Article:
At just under three hours, the 125-mile rail journey between Liverpool and Hull is tortuously slow. In many ways, it symbolises the progress of the Northern Powerhouse, launched five years ago by ex-chancellor George Osborne but still hovering near the platform rather than moving forward at any speed.
Local government and business leaders are proposing a new £39bn rail network across the Pennines that would roughly halve the journey time between Liverpool and Hull. It would also allow faster travel between other northern cities, better links with Manchester Airport and create hubs for new communities.
But the Government has yet to give a firm yes to Northern Powerhouse Rail (NPR), which in any case will take until the mid-2030s to complete. In the meantime, there is a feeling that something big needs to happen – something that makes people sit up and take notice.
‘I think the Government has gone cold on the Northern Powerhouse,’ says Steve Rotheram, mayor of Liverpool City Region, which is receiving £300m to link Liverpool to HS2 (and therefore potentially NPR) after the city was initially missed off.
Major change is needed, says Rotheram, to signal that the Government is still behind the concept of a powerhouse. ‘It would be totemic if the Government said we are doing this because of 16 million people speaking with one voice and local authorities working together.’
In Manchester, council leader Sir Richard Leese notes some operators are providing newer trains and more regular services. But the promised ‘northern hub’ linking rail routes around Greater Manchester is yet to fully materialise. ‘All the long-term stuff is going well but there is a failure to deliver in the short term,’ he says.
Cllr Leese does not believe ministers have lost interest in the Northern Powerhouse but is waiting for evidence that the Treasury sees it as a priority in the same way as before Osborne left Government in 2016.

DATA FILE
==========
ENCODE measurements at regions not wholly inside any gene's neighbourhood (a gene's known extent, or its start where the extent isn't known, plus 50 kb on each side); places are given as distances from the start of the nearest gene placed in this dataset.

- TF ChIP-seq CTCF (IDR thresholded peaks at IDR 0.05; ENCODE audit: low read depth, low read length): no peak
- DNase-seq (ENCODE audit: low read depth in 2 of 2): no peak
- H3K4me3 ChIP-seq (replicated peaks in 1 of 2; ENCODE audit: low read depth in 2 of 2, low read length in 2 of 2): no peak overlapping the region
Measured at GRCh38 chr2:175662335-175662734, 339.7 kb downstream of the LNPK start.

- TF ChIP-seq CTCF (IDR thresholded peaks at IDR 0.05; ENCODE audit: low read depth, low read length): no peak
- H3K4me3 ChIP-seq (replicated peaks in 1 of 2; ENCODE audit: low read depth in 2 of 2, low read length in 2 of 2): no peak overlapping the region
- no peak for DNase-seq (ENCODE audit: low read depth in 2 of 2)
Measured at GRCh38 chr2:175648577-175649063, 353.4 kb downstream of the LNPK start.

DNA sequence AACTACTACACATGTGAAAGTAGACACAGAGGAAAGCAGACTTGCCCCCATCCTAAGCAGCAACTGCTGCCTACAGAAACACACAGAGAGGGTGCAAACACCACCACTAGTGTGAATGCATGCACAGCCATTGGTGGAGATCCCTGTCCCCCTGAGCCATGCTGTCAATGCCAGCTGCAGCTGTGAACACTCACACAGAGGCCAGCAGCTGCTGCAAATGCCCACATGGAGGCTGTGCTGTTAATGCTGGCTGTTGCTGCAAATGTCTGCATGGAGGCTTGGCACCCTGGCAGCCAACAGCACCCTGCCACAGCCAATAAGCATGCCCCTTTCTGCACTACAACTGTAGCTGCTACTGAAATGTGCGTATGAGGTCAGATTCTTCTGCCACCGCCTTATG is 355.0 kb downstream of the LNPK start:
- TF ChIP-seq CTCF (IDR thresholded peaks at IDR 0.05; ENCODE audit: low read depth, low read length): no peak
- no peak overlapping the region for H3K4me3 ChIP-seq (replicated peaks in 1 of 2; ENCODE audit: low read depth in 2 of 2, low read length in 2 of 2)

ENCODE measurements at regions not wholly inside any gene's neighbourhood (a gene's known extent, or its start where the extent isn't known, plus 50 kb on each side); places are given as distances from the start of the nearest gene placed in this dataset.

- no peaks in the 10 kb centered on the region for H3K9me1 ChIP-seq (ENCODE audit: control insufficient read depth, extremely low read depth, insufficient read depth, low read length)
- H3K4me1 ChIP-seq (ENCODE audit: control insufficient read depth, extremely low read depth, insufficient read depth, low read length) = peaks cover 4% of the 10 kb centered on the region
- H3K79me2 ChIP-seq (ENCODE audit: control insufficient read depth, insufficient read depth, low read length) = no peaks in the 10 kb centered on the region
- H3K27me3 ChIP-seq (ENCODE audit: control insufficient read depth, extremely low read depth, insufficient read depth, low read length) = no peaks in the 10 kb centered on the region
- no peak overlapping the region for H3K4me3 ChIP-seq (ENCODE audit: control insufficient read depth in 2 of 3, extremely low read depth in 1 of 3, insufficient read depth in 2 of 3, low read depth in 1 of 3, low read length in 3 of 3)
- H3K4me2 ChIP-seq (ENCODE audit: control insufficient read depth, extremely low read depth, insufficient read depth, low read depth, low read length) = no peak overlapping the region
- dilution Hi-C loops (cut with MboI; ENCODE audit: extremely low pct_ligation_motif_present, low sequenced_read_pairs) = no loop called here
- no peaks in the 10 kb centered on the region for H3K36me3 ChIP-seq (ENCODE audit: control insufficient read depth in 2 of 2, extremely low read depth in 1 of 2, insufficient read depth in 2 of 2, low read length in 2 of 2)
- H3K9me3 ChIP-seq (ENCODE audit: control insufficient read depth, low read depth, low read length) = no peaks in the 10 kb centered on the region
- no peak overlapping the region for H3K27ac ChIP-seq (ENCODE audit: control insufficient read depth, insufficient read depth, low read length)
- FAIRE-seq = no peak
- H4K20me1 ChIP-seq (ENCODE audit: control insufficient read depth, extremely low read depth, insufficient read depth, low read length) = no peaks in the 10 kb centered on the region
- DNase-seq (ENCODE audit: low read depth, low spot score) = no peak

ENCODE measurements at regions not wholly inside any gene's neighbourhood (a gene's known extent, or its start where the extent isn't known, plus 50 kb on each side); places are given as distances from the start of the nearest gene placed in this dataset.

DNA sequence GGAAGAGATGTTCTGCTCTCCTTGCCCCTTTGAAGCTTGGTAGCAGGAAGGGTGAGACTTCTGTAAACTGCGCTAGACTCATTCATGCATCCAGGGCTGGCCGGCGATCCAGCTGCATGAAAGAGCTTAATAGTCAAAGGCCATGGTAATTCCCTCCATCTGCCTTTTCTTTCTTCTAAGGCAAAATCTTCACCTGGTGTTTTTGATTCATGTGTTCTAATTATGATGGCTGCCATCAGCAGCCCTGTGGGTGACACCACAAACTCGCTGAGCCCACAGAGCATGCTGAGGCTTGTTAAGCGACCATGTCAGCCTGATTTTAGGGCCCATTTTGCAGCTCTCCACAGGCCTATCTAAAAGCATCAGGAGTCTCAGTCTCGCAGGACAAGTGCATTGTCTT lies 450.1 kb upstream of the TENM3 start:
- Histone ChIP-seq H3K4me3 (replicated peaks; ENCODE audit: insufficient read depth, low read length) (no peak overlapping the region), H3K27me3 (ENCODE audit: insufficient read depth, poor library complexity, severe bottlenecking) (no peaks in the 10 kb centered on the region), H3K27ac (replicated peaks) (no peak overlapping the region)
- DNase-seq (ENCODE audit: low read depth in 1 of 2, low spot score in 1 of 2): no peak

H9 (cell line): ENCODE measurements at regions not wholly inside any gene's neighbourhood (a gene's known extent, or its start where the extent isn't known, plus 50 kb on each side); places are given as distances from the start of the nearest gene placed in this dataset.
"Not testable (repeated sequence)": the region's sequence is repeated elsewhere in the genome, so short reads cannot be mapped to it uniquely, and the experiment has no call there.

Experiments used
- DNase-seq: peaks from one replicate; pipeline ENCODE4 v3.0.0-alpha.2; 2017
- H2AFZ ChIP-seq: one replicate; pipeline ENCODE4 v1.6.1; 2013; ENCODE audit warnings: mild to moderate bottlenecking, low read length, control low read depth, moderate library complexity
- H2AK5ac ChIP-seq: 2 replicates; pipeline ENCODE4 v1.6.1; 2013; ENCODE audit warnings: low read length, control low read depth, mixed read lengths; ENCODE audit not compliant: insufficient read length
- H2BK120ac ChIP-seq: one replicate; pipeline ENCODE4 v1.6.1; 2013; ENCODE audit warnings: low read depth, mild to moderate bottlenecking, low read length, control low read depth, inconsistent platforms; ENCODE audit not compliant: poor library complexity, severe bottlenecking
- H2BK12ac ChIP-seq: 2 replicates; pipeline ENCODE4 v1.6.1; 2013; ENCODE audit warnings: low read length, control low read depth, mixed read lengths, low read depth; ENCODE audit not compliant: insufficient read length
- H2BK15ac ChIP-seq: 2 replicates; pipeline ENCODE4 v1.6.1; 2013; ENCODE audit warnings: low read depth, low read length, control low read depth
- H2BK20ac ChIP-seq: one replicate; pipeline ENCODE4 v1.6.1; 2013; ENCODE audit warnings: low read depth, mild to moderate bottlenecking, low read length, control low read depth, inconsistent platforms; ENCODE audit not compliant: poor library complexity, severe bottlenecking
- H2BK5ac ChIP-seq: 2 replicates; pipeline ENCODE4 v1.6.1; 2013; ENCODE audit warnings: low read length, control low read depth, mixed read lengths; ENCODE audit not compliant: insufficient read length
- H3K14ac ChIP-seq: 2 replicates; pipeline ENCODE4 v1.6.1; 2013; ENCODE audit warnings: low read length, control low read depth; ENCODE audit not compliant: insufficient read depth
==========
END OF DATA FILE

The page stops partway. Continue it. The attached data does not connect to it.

From this year, Greater Manchester is taking charge of adult skills funding. A study in March for the combined authority described education and training locally as fragmented. ‘It’s not coherent or geared up to our economy,’ says Cllr Leese.
The Northern Powerhouse Partnership, chaired by Osborne, published a blueprint for the future of the Powerhouse in February. Among other things, this called for northern schools to receive an extra £5bn over the next five years. Children in the North achieve one GCSE grade below the UK average, according to NPP research.
It wants the money to go to schools with disadvantaged children who may not qualify for the pupil premium, distributed by a new pan-northern schools board that would also oversee academies. The comprehensive spending review, due later this year, seems critical to ambitions.
Henri Murison, director of the NPP, says Government appears less focussed on the Powerhouse than before but stresses not everything depends on public money. ‘There’s a huge role for local government and mayoral combined authorities, but they cannot do this alone,’ he says. ‘It requires private sector investment too.’
In November, an analysis by the IPPR showed that, while spending on transport in the North rose by £146 per head between 2013/14 and 2016/17, transport spending in London rose by £326 per head and remains roughly twice as high.
Judith Blake, council leader in Leeds, says the Powerhouse has raised confidence and given people a ‘sense of place’, but also a sense of injustice. ‘There has been a woeful lack of investment in the North over many generations,’ she says.
The Ministry for Housing, Communities and Local Government argues the disparity is closing, with planned spending on transport in northern regions due to reach £248 per head over the three years to 2020/21, compared to £236 in the rest of England.